The Steamboat Springs City Council gave its unanimous support Tuesday night to a pair of affordable housing measures, one that would help modest income homebuyers come up with a down payment, and a second that rewrites the city’s community housing ordinance to give developers more options in offsetting affordable housing needs created by their new projects.
The council voted, 6-0, (with Councilwoman Meg Bentley absent) to release $100,000 in fees already collected from developers under the old affordable housing ordinance to help the Yampa Valley Housing Authority create a down payment assistance plan. The intent is to help close the gap for families making less than 150 percent of the area median income and struggling to come up with the cash needed to get a home loan.
“We feel this is probably the right thing to be doing in this market,” YVHA President Ed MacArthur said. “We’ve left a lot of flexibility in the program — we didn’t create so many rules that people have to fit into little boxes.”
The AMI varies with the size of a family, but 100 percent of AMI for a family of four in 2010 is $80,600. That family, with 90 percent financing, could afford to purchase a home no more costly than $312,299.
YVHA Asset Program Manager Mary Alice Page-Allen told the council that her group has $53,000 now to match the dollars from the city’s community housing fund, but she is confident that number will grow to $80,000 or $90,000 by year’s end, including $50,000 from the Colorado Mountain Housing Coalition. If all of the funding sources she is pursuing come through, she said, the combined funds could reach $250,000.
With that amount, she hopes the housing authority can help 12 to 15 borrowers.
“I’m currently working with five buyers who are interested in down payment assistance,” Page-Allen told the council. “Most are first-time buyers and the families are no bigger than three people.”
One of the attractive aspects of the down payment program is that the funds eventually return to the housing authority so that they can be loaned again to facilitate future purchases.
City Manager Jon Roberts told the council he regards the down payment program as an important part of the city’s affordable housing portfolio because it provides ongoing help.
The terms of the program would loan down payment funds of as much as 5 percent of the purchase price of a new home with the loan repayable at the time the owners resell it. Depending on the buyers’ circumstances, the down payment loan would carry interest rates of 3 to 5 percent.
City Council President Cari Hermacinski urged the housing authority’s board to meet with the community’s largest employers to ensure that they know the assistance is available to their employees.
“It’s a breath of fresh air, and it makes so much sense to me,” Hermacinski said. “Let’s get these nurses and teachers who want to remain a part of the community using this program.”
The City Council’s vote to approve a new Community Housing Ordinance brought to a conclusion a nine-month process that began in May 2009.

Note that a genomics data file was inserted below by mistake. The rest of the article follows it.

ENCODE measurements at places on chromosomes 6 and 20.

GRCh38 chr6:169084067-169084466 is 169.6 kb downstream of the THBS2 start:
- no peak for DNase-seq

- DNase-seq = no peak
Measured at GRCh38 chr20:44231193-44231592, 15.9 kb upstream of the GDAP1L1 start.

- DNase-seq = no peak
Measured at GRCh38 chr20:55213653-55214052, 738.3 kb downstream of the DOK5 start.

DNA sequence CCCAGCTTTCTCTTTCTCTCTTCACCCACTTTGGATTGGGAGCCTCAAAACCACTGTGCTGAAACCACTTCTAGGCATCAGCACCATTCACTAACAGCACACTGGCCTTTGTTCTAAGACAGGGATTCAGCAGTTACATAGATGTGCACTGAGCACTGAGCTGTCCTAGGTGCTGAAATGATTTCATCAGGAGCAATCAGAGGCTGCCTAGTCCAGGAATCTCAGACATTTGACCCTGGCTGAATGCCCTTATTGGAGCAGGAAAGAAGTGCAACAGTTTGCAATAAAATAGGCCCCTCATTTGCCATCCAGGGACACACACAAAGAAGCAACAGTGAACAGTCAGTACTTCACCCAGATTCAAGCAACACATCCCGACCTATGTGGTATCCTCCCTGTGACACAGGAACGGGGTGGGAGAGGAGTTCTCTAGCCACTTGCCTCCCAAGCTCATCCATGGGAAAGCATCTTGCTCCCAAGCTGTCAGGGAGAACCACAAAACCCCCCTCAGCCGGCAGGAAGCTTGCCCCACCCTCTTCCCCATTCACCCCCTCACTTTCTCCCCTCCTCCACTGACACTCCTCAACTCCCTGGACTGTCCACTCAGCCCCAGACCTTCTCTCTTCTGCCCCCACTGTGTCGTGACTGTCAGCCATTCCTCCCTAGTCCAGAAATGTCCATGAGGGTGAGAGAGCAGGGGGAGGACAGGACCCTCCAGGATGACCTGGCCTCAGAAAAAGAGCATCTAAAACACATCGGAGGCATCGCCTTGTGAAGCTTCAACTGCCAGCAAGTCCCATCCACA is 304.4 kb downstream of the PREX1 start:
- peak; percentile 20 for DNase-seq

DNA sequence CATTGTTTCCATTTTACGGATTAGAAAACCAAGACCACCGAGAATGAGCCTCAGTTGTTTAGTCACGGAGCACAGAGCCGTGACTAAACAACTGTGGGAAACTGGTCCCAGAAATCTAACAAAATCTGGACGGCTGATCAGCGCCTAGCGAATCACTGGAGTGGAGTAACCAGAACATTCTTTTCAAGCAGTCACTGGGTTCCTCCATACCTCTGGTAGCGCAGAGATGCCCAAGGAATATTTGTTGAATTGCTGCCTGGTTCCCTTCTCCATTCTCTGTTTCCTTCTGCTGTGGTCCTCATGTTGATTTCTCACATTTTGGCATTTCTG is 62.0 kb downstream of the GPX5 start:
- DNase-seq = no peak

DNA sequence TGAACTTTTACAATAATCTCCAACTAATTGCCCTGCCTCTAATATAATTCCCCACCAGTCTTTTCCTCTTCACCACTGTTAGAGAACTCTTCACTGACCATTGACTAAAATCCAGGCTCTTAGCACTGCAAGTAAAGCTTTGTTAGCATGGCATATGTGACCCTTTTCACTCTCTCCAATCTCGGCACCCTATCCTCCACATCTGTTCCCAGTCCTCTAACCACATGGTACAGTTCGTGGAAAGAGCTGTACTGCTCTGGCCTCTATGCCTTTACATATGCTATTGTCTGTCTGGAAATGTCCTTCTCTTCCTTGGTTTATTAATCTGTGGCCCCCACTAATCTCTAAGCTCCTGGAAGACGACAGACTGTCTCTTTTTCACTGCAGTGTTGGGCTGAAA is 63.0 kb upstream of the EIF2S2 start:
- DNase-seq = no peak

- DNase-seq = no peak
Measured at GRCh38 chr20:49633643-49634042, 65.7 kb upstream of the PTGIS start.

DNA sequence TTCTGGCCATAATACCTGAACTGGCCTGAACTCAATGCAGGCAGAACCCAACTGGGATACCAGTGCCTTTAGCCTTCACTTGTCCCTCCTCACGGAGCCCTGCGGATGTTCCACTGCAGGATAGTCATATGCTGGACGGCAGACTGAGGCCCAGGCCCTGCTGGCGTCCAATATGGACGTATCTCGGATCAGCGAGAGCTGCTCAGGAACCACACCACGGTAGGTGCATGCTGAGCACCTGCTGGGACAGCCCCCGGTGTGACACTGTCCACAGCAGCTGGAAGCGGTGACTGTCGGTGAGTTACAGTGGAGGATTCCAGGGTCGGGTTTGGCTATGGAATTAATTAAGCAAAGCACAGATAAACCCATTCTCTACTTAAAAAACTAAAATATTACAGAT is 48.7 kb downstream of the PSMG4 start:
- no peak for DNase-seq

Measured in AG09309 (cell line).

That’s when a previous council, confronted with the reality that its existing inclusionary housing ordinance was struggling to put buyers in deed-restricted housing, asked city staff to draft a revised ordinance. The document was sent back for revisions in July and November and was tabled numerous times in between.
The new measure passed by the council Tuesday night gives developers a menu of ways to offset the affordable housing demand their projects create. In addition to building affordable housing units on their site, or paying a fee in lieu of doing so, they also may develop community housing at a separate site, dedicate lots on their project or at another site or dedicate land to the city.
The new ordinance also rewrites previous requirements that developers who choose to meet their community housing obligation off site be required to create more housing than they would have on their project site.
A final option dominated council discussion on the overall ordinance. It would allow developers to pay just 50 percent of the required fee in lieu up front, in exchange for imposing a voluntary real estate transfer fee on all future sales in perpetuity.
City Finance Director Deb Hinsvark showed the council financial projections that suggested a transfer fee of 0.2 percent imposed on a luxury condominium of 1,500 square feet might be sufficient to recover the second half of the fee in lieu by the third transaction. Further transactions would in theory generate greater monies for affordable housing coffers over time than would be generated by the straight fee in lieu.
However, Councilman Scott Myller worried that no developer would take that option because he would be paying 75 percent of the total up front and would have little incentive to impose the transfer fees on future sellers and buyers.
Councilman Jim Engelken said he continued to think that the fees in lieu, which are spelled out in the community housing guidelines and updated semiannually, are too low.
Catherine Carson, of the housing authority, speaking for herself, told council members that the fees being contemplated in the fee in lieu/transfer fee hybrid would collect an amount that represented only one-eighth of the cost differential between a market rate and a deed-restricted home.
“These numbers are so low that they’re going to buy so little housing it’s flirting with being meaningless,” Carson said.
Ultimately, Myller persuaded his colleagues to amend the provision in the ordinance to waive the transfer fee on the original developer sale of a new home, but impose a higher transfer fee of 0.5 percent on subsequent sales, and his motion to approve was passed.